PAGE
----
Though her novel is largely allegorical, Sainz Borgo avoids a narrative that is overly reduced by symbols; the writing, like Coetzee’s, is tense and complex. In her hands, Borges’s question of bravery — and its obverse, cowardice — isn’t a neon theme, but rather a dynamic system made up of choices ... Borges once told his translator Norman Thomas di Giovanni to write not what he said, but what he was trying to say. Throughout It Would Be Night in Caracas, there are places where its translator, Elizabeth Bryer, does neither ... Near the end, Adelaida returns to her mother’s grave. Embossed letters have been stolen from the gravestone, the name she shared with her mother gone: 'For losing, we even lost our name. The Falcóns, queens of a world that was in its death throes.' Sainz Borgo stretches for, but doesn’t quite reach, a response to Vásquez. Though in that mysterious meaning-making machine that is a novel, she accidentally finds a better way to ask the question: After we bury our dead, are we ever the same?
... emotions are vividly and realistically depicted ... Extremely well written, beautifully translated, and graphic enough to make the reader feel afraid of the knocking on the door, this debut novel offers a heartfelt, personal story told without sentimentality while offering keen insight into the everyday fight for survival in a place that is still very much a failed state.
... not really a thriller. The book is too quiet and small for that, and does not seem interested in turning into a suspense novel. This, partially, gives the feeling that things are a bit too easy when it comes to Adelaida's escape. She just happens to wander into an apartment with an open door, happens to find a corpse inside, the dead woman happens to have just left behind all the documents Adelaida might need to assume her identity. In that sense, this is no Hollywood movie and there are few, if any, surprises ... On the other hand, where It Would Be Night in Caracas does feel like a movie is in the descriptions of a city in chaos; Sainz Borgo presents violence and anarchy in minute and shocking detail ... She also pays loving and close attention to the relationship between mother and daughter, to the daily life before strife broke out in Venezuela, and spends many pages ruminating on the issues of immigration and finding one's home ... Unfortunately, Sainz Borgo doesn't lend nearly as much space to considerations about colorism and classism, and how they fed into the political circumstances that plunged Venezuela into economic ruin ... it is when Adelaida retreats inwards that the book feels the most poignant and raw ... Yet, because of this interiority, Sainz Borgo's account of the terror gripping the nation feels amorphous. Rather than a political conflict, this could be a zombie apocalypse for all we know — and we know very little, especially considering Adelaida is a well-read, well-informed woman ... Though these might seem serious gripes, I found the language in the book to be poetic; it kept me reading, immersed in the beauty of the prose. It Would Be Night in Caracas is a painful, angry book, full of melancholy and rage at the loss of a woman's nation.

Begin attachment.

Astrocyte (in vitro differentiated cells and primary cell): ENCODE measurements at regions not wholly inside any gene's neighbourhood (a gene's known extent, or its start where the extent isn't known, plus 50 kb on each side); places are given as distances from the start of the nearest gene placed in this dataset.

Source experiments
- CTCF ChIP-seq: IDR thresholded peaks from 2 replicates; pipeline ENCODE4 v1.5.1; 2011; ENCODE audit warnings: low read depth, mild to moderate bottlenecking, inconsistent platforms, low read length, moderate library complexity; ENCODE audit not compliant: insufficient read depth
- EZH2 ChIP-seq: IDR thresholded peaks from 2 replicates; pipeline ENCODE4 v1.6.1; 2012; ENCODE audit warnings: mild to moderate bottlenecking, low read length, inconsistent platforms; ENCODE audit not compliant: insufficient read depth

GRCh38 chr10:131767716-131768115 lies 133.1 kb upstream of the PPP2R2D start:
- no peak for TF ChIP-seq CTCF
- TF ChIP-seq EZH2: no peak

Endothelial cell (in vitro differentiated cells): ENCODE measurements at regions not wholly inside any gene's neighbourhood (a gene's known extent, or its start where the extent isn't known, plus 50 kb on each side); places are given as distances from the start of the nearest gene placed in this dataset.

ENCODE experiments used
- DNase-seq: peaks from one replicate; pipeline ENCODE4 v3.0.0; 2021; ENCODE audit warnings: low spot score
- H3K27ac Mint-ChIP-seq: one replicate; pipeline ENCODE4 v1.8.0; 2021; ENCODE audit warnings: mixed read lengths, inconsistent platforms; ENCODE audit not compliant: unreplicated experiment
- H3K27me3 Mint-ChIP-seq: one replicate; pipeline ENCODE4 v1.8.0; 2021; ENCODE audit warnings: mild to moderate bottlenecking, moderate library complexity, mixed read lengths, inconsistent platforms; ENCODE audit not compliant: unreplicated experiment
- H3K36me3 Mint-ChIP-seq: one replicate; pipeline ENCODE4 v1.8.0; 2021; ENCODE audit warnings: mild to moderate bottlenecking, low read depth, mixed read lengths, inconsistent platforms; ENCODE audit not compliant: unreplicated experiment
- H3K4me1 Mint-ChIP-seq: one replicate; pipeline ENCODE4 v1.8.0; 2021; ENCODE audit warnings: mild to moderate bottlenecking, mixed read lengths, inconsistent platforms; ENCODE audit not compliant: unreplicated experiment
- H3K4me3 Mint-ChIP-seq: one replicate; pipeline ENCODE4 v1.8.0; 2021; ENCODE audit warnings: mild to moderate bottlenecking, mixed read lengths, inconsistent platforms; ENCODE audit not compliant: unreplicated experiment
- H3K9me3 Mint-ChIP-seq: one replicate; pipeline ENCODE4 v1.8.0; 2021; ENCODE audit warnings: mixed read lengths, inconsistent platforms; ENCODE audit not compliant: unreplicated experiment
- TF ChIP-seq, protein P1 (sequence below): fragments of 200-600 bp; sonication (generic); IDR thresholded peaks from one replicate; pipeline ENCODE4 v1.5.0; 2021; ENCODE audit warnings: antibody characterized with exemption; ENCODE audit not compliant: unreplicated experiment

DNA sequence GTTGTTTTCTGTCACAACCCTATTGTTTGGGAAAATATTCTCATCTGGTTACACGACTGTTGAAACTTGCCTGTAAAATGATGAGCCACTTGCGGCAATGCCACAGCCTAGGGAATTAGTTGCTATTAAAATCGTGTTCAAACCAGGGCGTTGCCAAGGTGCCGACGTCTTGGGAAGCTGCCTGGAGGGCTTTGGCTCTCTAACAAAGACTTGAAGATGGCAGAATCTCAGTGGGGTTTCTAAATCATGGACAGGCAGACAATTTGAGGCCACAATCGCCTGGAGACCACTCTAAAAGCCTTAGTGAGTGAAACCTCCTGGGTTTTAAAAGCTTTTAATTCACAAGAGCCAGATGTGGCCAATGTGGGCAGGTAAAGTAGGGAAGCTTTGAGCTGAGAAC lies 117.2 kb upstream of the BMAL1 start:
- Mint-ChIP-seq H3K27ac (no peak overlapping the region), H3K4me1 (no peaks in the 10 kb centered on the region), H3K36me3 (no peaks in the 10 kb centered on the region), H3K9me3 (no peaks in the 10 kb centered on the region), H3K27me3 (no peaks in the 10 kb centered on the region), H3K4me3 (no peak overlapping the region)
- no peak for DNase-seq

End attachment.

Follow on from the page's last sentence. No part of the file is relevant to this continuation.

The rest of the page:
Sainz Borgo renders the psychological and emotional toll of government collapse with both nuance and authority, thrusting the reader into Adelaida's struggle for existence and the stark choices before her ... A propulsively written, harrowing story, as desperate as it is timely.
... harrowing ... The novel alternates scenes of present-day chaos with Adelaida’s memories of her loving mother, and Sainz Borgo infuses both sections with heartbreaking details that stay with the reader ... She does a fantastic job of showcasing Adelaida’s personal despair within the greater agony of the country. Readers will appreciate how Sainz Borgo puts a human face on the tragedy of Venezuela’s upheaval.